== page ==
The shallow beach in front of Cudgen Headland Surf Life Saving Club in Kingscliff.
The shallow beach in front of Cudgen Headland Surf Life Saving Club in Kingscliff. John Gass

The ocean gives...

VISIT the southern end of Kingscliff's northern beach and you would be forgiven for thinking the sand is on its way back.

Cudgen Headland Surf Life Saving Club president Adam Mills said this was deceptive and erosion in front of the club had never been worse than just before the state lifesaving titles.

"Directly in front of the club the sand doesn't seem to be returning at all," Mr Mills said.

"In fact waves seem to be breaking on the wall and pulling more sand back out."

He said "sink holes" had been forming in the turf that remains in front of the club, above the retaining wall.

"The wall was built with a series of poles jammed into the bedrock.

"Since then gaps have appeared and water's got in behind and sucked sand from behind the wall.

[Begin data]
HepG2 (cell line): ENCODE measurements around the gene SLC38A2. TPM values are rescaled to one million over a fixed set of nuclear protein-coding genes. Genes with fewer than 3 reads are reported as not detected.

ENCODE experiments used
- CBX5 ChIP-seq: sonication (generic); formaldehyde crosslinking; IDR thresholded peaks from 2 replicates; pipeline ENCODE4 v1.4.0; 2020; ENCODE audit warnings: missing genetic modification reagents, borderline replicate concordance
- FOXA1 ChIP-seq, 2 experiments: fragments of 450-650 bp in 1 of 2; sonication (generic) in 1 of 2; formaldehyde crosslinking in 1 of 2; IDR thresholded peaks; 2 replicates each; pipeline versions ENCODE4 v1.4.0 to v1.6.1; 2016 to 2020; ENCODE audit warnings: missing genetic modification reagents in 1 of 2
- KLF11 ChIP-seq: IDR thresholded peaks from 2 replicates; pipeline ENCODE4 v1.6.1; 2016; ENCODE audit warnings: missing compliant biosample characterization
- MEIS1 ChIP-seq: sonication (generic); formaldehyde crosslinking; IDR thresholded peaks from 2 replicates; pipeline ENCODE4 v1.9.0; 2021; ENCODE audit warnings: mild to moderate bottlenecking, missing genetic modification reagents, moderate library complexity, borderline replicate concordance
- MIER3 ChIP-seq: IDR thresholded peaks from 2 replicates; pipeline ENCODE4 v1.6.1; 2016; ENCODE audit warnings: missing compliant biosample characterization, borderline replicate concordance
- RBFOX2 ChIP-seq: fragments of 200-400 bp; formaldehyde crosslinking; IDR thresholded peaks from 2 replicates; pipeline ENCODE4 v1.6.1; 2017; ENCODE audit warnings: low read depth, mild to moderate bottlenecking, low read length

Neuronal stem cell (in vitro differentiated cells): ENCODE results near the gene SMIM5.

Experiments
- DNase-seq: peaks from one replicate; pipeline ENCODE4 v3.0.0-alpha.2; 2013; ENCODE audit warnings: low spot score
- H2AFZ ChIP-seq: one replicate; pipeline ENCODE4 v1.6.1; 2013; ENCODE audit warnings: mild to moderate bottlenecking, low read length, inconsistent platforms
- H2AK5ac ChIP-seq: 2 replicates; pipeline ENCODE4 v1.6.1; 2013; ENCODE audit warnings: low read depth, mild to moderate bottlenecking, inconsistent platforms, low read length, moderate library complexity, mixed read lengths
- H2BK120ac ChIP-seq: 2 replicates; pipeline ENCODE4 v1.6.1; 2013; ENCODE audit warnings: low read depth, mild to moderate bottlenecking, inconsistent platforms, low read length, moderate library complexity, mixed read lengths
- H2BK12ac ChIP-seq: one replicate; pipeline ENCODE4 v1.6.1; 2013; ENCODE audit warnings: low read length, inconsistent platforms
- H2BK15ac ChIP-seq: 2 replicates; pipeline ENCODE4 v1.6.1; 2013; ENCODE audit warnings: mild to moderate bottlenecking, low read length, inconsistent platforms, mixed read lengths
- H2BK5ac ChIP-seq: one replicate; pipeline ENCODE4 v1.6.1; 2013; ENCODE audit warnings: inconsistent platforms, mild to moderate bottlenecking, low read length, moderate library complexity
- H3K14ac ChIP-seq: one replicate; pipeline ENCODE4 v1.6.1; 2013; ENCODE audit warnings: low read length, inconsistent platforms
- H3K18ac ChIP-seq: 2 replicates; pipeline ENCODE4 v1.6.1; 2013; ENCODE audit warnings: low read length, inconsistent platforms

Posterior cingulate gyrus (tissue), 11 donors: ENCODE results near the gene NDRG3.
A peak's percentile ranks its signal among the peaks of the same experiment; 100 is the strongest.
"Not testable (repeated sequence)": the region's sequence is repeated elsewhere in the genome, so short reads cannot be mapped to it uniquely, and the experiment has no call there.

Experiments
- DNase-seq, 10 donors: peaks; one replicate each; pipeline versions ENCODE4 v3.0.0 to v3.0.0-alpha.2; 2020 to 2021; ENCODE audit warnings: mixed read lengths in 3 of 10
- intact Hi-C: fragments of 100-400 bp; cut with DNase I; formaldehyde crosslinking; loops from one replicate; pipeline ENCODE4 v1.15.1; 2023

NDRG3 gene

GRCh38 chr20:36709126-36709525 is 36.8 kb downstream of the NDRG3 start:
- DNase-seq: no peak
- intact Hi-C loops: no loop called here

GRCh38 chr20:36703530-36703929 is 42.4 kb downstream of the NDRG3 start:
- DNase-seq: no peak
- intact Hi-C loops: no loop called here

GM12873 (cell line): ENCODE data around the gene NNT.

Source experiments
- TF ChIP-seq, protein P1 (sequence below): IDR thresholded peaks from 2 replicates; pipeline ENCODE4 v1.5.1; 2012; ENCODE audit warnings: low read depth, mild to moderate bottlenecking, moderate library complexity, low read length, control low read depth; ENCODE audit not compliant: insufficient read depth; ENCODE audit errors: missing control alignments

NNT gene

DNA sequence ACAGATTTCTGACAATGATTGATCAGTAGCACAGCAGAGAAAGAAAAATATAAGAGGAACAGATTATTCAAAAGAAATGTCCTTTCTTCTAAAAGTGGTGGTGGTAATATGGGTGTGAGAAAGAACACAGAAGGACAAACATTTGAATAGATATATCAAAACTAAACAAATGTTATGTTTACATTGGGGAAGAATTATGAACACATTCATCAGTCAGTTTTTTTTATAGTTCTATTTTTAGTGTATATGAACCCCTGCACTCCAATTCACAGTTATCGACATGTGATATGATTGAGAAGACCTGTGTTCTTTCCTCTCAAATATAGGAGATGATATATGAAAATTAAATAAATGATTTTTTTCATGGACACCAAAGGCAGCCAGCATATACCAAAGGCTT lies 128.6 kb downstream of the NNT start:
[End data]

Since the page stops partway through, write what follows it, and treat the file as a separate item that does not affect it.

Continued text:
"Prior to the state titles a council contractor injected concrete in behind the wall and sealed it. I think it's a permanent solution."

Mr Mills said in regard to sand built up against Cudgen Creek's walls "at low tide it appears there's a lot of sand".

He said the sand was vast, but shallow, and quickly immersed at high or especially king tide.

"During the titles, at high tide we had to build a sand bund in front of the race track.

"When the tide goes out it's a long walk to the water, but the sand has limited depth."

The erosion, which caused a three-way split of the competition between south and north Kings- cliff and Fingal Head, made the titles challenging to administer, Mr Mills said.

"But the competitors were happy with the way we managed it.

"I don't know where it will stop," he said in regard to the erosion.